“We are profoundly saddened and concerned for Zach Van Dyke, his family, and the church family at Summit Church, with the news reported about Zach last week,” Bingham said in an email to The Roys Report.

As of Saturday, Van Dyke’s name was no longer on the church website’s list of staff.

Parker stated in his now-removed blog that the church had assembled an intervention and care team to help Van Dyke tell his wife and work toward reconciliation.

“Though I am pained in the present, I am not fearful that sin will somehow win the day,” Parker added. “We have an amazing church family, and a strong, talented, and humble staff team, and we will move forward trusting that God will lead us according to his grace and mercy and because of his great love for us.”

In his sermon at Summit on Sunday, Parker said that the church would host a Zoom meeting to discuss Van Dyke’s dismissal Monday night. However, a search of the church website showed no meetings scheduled for tonight and no way to register for a meeting.

*This article has been updated to convey Jeremy Schurke’s sentiments more accurately.

Jackson ElliottJackson Elliott is a Christian journalist trained at Northwestern University. He has worked at The Daily Signal, The Inlander, and The Christian Post, covering topics ranging from D.C. politics to prison ministry. His interests include the Bible, philosophy, theology, Russian literature, and Irish music.

 

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26 thoughts on “Orlando Church Community Reels from News of Another Pastor Scandal”

  1. This is happening at a frightening rate in America. It use to be a dripping faucent and now it is a fire hose. We need to start dealing with the problems within our four walls ASAP or we won’t have many churches.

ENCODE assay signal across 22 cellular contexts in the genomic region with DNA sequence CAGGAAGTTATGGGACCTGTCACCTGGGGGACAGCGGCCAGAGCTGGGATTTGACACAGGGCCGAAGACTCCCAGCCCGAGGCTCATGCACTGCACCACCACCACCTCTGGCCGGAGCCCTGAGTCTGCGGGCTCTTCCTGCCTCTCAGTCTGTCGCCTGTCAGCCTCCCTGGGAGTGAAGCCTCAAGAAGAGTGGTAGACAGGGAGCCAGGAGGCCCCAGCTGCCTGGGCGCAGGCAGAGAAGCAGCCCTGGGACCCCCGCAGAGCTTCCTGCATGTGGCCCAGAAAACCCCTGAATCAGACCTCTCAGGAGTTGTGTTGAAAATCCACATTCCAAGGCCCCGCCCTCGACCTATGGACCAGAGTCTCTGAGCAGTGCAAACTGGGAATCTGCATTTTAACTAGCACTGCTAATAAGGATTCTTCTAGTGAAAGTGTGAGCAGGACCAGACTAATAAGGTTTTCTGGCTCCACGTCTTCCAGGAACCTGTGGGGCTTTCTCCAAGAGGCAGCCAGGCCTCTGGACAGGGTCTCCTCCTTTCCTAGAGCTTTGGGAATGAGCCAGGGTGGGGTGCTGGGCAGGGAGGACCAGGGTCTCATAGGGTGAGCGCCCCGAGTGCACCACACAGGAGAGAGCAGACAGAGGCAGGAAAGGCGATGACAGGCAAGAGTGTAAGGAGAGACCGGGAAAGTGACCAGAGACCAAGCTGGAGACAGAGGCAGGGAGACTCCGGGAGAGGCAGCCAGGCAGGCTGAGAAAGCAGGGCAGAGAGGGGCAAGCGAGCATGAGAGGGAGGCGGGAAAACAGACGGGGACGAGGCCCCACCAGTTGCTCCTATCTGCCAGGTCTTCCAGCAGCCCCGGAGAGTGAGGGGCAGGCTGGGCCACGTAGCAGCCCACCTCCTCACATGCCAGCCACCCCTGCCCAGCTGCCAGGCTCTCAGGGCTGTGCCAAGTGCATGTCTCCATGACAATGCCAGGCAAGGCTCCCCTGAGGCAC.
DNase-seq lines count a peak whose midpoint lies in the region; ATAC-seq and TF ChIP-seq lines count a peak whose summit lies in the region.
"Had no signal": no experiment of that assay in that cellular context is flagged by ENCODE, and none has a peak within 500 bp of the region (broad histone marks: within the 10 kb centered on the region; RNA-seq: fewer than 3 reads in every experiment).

1. What leads you to believe the problems you’re referencing are any worse today than they were 5, 10 or 25 years ago?

      I don’t have empirical data one way or another but suspect the level of duplicity has remained constant for quite some time.

      1. Or maybe there was an awareness, but some didn’t want to know the truth. (Put your head in the sand type thing.) But, now it is becoming inescapable. Run Forest, run‼️

  2. This has to do with a lack of accountability……which is surprising for White Congregations. In Black Churches, it happens all the time and not much comes of it.

    1. “…a lack of accountability……which is surprising for White Congregations.”

      The only way I could make any sense of this statement, given the plethora of sexual scandals, abuse, and utter breakdown of accountability among predominantly white congregations, is if it were a poor attempt at sarcasm or satire, but sadly that doesn’t seem to be the case, which would make the whole comment ignorantly racist.

    2. What do you mean by “which is surprising for White congregations”? For that matter, what do you mean by your whole comment?

  3. Good grief. A cursory glance at the site – “Strategy Team”? “Stories”? Too many churches that adopt uber-casual, workforce-friendly business lingo either havign to completely change every few years, or go under because they couldn’t sustain their business models of “church-i-ness for the Silicon Valley hipster-wannabes”. The losers, again? His wife and children. Hopefully, he will genuinely repent and find a new vocational path.

    I wonder if this Summit Church is connected in any way to Summit CHurch in NC?

  4. david Erickson

    So sorry and grieved to read this. The pandemic has made compulsive and hurtful behavior even more common.

  5. These hip and cool “pastors” refuse to use the Billy Graham/Mike Pence rule. They are just too “spiritual” to “flee youthful lusts”. Very sad… and families get hurt… very sad…